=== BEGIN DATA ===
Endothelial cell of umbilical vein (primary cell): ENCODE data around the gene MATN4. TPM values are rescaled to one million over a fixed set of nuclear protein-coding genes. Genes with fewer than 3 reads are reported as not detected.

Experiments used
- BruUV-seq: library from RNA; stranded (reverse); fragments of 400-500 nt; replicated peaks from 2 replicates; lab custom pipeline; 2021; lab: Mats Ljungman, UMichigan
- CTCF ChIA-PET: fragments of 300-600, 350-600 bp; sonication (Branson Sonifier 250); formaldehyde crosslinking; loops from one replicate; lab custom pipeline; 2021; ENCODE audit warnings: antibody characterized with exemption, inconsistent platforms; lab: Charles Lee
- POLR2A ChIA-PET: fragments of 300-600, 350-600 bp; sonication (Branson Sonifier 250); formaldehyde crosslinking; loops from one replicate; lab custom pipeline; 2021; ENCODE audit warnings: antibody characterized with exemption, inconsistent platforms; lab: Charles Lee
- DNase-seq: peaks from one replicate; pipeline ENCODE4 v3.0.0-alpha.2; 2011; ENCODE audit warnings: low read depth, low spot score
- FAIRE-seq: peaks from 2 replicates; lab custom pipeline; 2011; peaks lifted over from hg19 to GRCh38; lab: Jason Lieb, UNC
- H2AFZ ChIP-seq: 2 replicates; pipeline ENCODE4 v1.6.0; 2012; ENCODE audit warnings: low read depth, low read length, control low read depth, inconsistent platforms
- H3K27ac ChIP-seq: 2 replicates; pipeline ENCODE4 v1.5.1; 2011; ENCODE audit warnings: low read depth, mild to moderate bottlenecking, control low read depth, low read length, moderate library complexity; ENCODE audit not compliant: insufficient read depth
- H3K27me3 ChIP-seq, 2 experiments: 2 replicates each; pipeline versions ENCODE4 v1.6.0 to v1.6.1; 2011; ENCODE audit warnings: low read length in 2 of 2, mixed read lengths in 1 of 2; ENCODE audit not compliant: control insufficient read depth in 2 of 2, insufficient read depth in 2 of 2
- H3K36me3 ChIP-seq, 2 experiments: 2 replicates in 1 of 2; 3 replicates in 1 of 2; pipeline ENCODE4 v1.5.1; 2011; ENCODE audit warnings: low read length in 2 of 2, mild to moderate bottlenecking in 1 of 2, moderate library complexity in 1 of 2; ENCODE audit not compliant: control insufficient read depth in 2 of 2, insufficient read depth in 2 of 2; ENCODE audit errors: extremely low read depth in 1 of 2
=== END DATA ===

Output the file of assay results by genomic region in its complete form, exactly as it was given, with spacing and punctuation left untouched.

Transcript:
Endothelial cell of umbilical vein (primary cell): ENCODE data around the gene MATN4. TPM values are rescaled to one million over a fixed set of nuclear protein-coding genes. Genes with fewer than 3 reads are reported as not detected.

Experiments used
- BruUV-seq: library from RNA; stranded (reverse); fragments of 400-500 nt; replicated peaks from 2 replicates; lab custom pipeline; 2021; lab: Mats Ljungman, UMichigan
- CTCF ChIA-PET: fragments of 300-600, 350-600 bp; sonication (Branson Sonifier 250); formaldehyde crosslinking; loops from one replicate; lab custom pipeline; 2021; ENCODE audit warnings: antibody characterized with exemption, inconsistent platforms; lab: Charles Lee
- POLR2A ChIA-PET: fragments of 300-600, 350-600 bp; sonication (Branson Sonifier 250); formaldehyde crosslinking; loops from one replicate; lab custom pipeline; 2021; ENCODE audit warnings: antibody characterized with exemption, inconsistent platforms; lab: Charles Lee
- DNase-seq: peaks from one replicate; pipeline ENCODE4 v3.0.0-alpha.2; 2011; ENCODE audit warnings: low read depth, low spot score
- FAIRE-seq: peaks from 2 replicates; lab custom pipeline; 2011; peaks lifted over from hg19 to GRCh38; lab: Jason Lieb, UNC
- H2AFZ ChIP-seq: 2 replicates; pipeline ENCODE4 v1.6.0; 2012; ENCODE audit warnings: low read depth, low read length, control low read depth, inconsistent platforms
- H3K27ac ChIP-seq: 2 replicates; pipeline ENCODE4 v1.5.1; 2011; ENCODE audit warnings: low read depth, mild to moderate bottlenecking, control low read depth, low read length, moderate library complexity; ENCODE audit not compliant: insufficient read depth
- H3K27me3 ChIP-seq, 2 experiments: 2 replicates each; pipeline versions ENCODE4 v1.6.0 to v1.6.1; 2011; ENCODE audit warnings: low read length in 2 of 2, mixed read lengths in 1 of 2; ENCODE audit not compliant: control insufficient read depth in 2 of 2, insufficient read depth in 2 of 2
- H3K36me3 ChIP-seq, 2 experiments: 2 replicates in 1 of 2; 3 replicates in 1 of 2; pipeline ENCODE4 v1.5.1; 2011; ENCODE audit warnings: low read length in 2 of 2, mild to moderate bottlenecking in 1 of 2, moderate library complexity in 1 of 2; ENCODE audit not compliant: control insufficient read depth in 2 of 2, insufficient read depth in 2 of 2; ENCODE audit errors: extremely low read depth in 1 of 2